Finally, without expanding the health insurance risk pool to include healthier individuals, premium costs would certainly rise and would likely become unaffordable over time. Seven states have tried to implement guaranteed provision of coverage without a mandate, and none was successful. In every case, premium costs increased at an unacceptable rate. Without the mandate, many of the most popular and needed reforms of the Affordable Care Act will be very difficult to implement.
The Supreme Court will hear oral arguments on the constitutionality of the individual mandate and other provisions of the Affordable Care Act on March 26, 27 and 28, with the final ruling to be delivered the last week of June. In future Straight Talk emails, we will look at the legal and policy arguments both for and against the mandate.
1) FY2012-13 JBC Staff Budget Briefing, Dec. 15, 2011, page 43.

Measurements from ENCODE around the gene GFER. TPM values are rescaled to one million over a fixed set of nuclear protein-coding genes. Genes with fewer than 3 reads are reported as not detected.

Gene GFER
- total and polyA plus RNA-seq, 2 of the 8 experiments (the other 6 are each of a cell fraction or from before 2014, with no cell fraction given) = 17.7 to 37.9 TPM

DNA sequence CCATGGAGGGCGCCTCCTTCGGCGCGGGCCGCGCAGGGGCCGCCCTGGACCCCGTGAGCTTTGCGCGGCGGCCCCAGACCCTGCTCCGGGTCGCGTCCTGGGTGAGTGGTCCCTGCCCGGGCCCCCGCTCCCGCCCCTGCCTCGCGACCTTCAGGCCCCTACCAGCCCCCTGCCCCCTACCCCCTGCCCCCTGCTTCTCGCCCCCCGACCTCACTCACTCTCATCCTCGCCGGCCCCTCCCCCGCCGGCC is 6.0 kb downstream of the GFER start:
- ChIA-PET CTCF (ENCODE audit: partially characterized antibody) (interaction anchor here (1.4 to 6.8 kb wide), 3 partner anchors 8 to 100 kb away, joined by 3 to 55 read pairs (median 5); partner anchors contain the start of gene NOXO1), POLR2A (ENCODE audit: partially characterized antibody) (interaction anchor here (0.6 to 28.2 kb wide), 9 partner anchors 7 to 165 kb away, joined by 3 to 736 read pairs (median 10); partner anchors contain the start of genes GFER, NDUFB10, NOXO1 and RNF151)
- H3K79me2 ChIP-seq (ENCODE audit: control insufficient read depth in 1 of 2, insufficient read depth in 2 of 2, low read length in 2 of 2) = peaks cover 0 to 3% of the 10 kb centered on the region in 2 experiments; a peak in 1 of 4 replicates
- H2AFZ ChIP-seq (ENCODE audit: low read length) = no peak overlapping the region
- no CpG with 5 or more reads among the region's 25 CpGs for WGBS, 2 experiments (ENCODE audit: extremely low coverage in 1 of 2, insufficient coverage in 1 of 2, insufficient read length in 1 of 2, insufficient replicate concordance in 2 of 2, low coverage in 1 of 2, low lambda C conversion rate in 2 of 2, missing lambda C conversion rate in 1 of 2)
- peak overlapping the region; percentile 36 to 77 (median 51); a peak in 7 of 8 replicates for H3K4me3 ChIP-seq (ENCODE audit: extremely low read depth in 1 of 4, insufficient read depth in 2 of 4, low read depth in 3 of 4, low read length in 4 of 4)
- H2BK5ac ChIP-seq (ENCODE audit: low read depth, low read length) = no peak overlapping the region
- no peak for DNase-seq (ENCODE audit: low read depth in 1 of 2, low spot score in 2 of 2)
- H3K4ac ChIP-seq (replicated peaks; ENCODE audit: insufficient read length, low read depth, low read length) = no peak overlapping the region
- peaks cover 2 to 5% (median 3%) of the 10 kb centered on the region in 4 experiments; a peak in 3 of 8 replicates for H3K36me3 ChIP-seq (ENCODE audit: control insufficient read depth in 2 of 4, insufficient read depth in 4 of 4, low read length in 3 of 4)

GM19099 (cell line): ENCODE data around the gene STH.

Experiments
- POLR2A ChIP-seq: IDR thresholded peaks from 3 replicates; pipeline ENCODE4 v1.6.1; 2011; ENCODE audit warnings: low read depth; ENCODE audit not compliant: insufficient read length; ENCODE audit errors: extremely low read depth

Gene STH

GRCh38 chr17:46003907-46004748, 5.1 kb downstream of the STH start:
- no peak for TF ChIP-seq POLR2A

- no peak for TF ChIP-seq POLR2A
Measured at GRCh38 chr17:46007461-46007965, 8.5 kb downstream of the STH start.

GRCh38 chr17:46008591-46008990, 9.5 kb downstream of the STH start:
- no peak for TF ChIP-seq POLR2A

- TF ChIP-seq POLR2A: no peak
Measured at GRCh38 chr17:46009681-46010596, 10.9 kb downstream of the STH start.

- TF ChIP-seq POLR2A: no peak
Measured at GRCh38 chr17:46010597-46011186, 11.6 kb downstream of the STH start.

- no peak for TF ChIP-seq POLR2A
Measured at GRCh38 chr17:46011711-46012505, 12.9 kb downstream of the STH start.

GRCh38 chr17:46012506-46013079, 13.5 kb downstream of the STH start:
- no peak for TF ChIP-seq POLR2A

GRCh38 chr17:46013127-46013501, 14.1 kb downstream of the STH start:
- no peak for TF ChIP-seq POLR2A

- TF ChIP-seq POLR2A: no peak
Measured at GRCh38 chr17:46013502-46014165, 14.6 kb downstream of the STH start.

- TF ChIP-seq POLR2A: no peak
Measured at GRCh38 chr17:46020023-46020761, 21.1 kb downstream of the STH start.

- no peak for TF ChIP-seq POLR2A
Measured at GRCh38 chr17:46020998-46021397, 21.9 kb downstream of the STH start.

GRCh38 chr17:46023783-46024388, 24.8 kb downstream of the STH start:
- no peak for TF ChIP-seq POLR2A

2) Kaiser family Foundation, Summary of the New Health Reform Law, page 1.
3) Congressional Research Service, Private Health Insurance Provisions in PPACA (P.L. 111-148), April 15, 2010, page 7.
4) Jonathan Gruber, presentation to COHBE Board of Directors, Sept. 16, 2011, Figure 15.
5) History of the Individual Health Insurance Mandate, 1989-2010, Republican Origins of Democratic Health Care Provision, Health Care Reform, ProCon.org, Feb. 9, 2012.
6) Families USA, Hidden Health Tax: Americans Pay a Premium (2009), pages 7-8.